Momordica genus (Cucurbitaceae) is known to have high nutritious values and ethnopharmacological activities . Plants from this genus are known to possess a very bitter taste which has been attributed to the cucurbitacins . These compounds have been shown to exhibit several potent biological activities, namely, cytotoxic, hepatoprotective, anti-inflammatory, cardiovascular, antidiabetic, and antiparasitic [8–10]. To the best of our knowledge, there is very little work done on the other classes of compounds (with potential biological activities) that are possibly present in Momordica. In South Africa, Momordica species are used as personal prescription medicine to control sugar diabetes. Several studies have indicated that the spectrum of naturally occurring compounds, with biological activities, includes various classes such as phenolics, carotenoids, and flavonoids . CGA have been previously shown to possess antidiabetic properties . Thus, the current study is exploring the presence of chlorogenic acids in Momordica found in the northern part of South Africa, with a focus on the Q-TOF-MS-based annotation of the CGA molecules, explaining their fragmentation patterns as a tool to discriminate different forms of CGA. Thus, to achieve the CGA characterization, the in-source collision induced dissociation aided mass spectrometry was used. Partial optimization of the ISCID method for the discrimination of geometrical isomers of CGA is also presented.
2. Materials and Methods
All chemicals were of analytical grade quality and were obtained from various international suppliers. Briefly, the organic solvents used were UPLC/MS grade quality methanol (Romil, MicroSep, South Africa) and acetonitrile (Romil, MicroSep, South Africa). Water was purified by a Milli-Q Gradient A10 system (Millipore, Billerica, MA, USA). Leucine enkephalin, 5-caffeoylquinic acid, and formic acid were all purchased from Sigma Aldrich, Germany.
2.2. Metabolites Extraction
The leaves of the three Momordica species were air-dried using an oven operating at 37°C for three consecutive days. The dried leaves were crushed using a pestle and mortar to a fine to coarse powder with a relative (homogeneous) size. Metabolites were extracted from the crushed leaves (2 g) using 80% MeOH (20 mL). After shaking at room temperature (25°C) for 30 min, the tissue debris was removed by means of centrifugation at 5000 g for 10 min. The supernatant was transferred to a new clean tube and dried to at least 1.0 mL using the rotary vapor apparatus at 55°C under vacuum. The 1 mL extract was subsequently dried to completeness using the speed vacuum concentrator centrifuge at 55°C. The resulting pellet was reconstituted in 1.0 mL of 50% aqueous MeOH and filtered through 0.22 µm nylon filters. The filtered 1.0 mL extract was then analysed on an UPLC-MS system.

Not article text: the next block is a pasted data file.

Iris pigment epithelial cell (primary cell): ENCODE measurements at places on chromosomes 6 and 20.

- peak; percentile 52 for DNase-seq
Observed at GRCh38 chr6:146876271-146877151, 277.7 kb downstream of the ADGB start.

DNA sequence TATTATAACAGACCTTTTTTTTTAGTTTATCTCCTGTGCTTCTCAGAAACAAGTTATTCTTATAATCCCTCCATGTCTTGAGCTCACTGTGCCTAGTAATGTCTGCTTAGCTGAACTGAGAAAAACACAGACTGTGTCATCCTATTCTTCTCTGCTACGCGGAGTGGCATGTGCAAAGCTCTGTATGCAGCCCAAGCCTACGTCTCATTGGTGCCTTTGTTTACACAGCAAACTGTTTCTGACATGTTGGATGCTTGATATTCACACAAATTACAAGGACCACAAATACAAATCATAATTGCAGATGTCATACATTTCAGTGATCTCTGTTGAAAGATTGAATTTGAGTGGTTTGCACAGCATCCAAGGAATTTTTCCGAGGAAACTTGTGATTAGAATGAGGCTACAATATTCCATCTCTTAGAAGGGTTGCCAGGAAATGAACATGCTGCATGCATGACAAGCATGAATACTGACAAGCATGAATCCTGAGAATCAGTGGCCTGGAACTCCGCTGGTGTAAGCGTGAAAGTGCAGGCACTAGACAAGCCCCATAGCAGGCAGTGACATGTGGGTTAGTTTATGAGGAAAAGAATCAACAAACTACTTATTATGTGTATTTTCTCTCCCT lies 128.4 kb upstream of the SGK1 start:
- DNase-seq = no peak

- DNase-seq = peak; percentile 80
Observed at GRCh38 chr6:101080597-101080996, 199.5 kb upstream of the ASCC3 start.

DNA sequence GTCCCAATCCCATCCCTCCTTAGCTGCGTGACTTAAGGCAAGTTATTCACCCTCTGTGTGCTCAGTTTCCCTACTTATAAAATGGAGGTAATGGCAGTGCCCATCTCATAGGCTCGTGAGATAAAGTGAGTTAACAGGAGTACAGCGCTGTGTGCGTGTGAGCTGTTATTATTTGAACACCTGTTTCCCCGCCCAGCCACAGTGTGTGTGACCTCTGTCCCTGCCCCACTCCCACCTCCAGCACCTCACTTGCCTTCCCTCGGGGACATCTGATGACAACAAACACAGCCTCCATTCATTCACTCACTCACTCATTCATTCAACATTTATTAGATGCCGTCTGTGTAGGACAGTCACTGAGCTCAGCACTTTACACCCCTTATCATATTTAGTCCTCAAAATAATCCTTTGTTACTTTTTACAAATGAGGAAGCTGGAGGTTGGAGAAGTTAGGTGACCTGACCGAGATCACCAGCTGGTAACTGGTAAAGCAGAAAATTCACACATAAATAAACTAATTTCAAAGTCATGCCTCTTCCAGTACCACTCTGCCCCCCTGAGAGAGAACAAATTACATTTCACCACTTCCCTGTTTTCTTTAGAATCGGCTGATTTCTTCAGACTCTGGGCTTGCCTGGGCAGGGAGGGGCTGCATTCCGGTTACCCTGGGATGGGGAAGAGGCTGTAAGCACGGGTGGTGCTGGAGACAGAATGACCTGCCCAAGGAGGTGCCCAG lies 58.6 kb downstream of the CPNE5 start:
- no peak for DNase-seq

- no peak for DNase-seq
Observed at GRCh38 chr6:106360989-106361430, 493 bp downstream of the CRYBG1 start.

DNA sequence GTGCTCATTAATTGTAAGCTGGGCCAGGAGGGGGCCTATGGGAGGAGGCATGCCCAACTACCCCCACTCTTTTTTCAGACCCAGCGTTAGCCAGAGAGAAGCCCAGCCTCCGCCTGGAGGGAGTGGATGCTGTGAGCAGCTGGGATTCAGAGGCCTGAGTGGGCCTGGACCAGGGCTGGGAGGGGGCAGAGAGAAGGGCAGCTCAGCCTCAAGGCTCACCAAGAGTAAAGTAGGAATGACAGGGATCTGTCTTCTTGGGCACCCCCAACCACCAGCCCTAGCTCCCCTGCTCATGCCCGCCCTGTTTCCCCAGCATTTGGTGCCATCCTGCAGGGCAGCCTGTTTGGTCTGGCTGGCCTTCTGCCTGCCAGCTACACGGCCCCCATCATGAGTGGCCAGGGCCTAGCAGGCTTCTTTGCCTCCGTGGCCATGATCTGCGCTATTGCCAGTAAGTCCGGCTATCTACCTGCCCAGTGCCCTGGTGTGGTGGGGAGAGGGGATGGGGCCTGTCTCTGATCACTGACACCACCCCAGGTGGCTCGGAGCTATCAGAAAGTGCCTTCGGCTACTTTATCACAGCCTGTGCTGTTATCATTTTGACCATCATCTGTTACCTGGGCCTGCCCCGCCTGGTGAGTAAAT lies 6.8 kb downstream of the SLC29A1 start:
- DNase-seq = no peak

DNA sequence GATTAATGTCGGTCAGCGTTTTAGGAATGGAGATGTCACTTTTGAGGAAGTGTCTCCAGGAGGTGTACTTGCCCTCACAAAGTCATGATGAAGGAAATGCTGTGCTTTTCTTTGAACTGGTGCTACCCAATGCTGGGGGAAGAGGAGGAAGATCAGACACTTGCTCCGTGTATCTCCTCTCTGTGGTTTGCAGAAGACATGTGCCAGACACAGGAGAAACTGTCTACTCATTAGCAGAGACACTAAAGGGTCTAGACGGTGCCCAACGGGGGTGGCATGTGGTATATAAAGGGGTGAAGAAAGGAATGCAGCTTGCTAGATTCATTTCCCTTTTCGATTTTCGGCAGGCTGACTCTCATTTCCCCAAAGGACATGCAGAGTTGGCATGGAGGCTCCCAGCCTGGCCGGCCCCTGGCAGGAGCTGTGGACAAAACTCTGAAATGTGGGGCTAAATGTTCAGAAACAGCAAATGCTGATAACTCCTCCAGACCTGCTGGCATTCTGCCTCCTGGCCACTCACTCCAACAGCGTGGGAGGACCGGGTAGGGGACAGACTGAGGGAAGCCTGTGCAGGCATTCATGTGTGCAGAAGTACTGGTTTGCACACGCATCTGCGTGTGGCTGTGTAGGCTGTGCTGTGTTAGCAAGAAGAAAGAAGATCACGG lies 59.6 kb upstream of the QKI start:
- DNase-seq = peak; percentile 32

2.3. UPLC-MS Analyses
Chromatographic separation (of the 1 mL extract) was performed on an ACQUITY UPLC system (Waters Corporations, Milford, MA) using a conditioned autosampler at 4°C. One (1) µL of the extracts was separated on a Waters BEH C8 column (150 mm 2.1 mm, 1.7 µm), thermostatted at 60°C. A binary solvent mixture was used consisting of water (Eluent A) containing 10 mM formic acid (natural pH of 2.3) and acetonitrile (Eluent B) containing 10 mM formic acid. The initial conditions were 98% A at a flow rate of 0.4 mL/min and were maintained for 1 minute, followed by multiple gradients to 5% A at 26 minutes. The conditions were kept constant for 1 minute and then changed to the initial conditions. The total chromatographic run time was 30 minutes. High definition mass spectrometry was performed on a Waters SYNAPT G1 Q-TOF system in V-optics and operated in electrospray negative mode to enable detection of phenolic compounds. Leucine enkephalin (50 pg/mL) was used as reference lock mass calibrant to obtain typical mass accuracies between 1 and 5 mDa. The optimal conditions of analysis were as follows: capillary voltage of 2.5 kV, the sampling cone at 30 V, and the extraction cone at 4 V. The scan time was 0.1 seconds covering the 100 to 1000 Dalton mass range. The source temperature was 120°C and the desolvation temperature was set at 450°C. Nitrogen was used as the nebulisation gas at a flow rate of 700 L/h.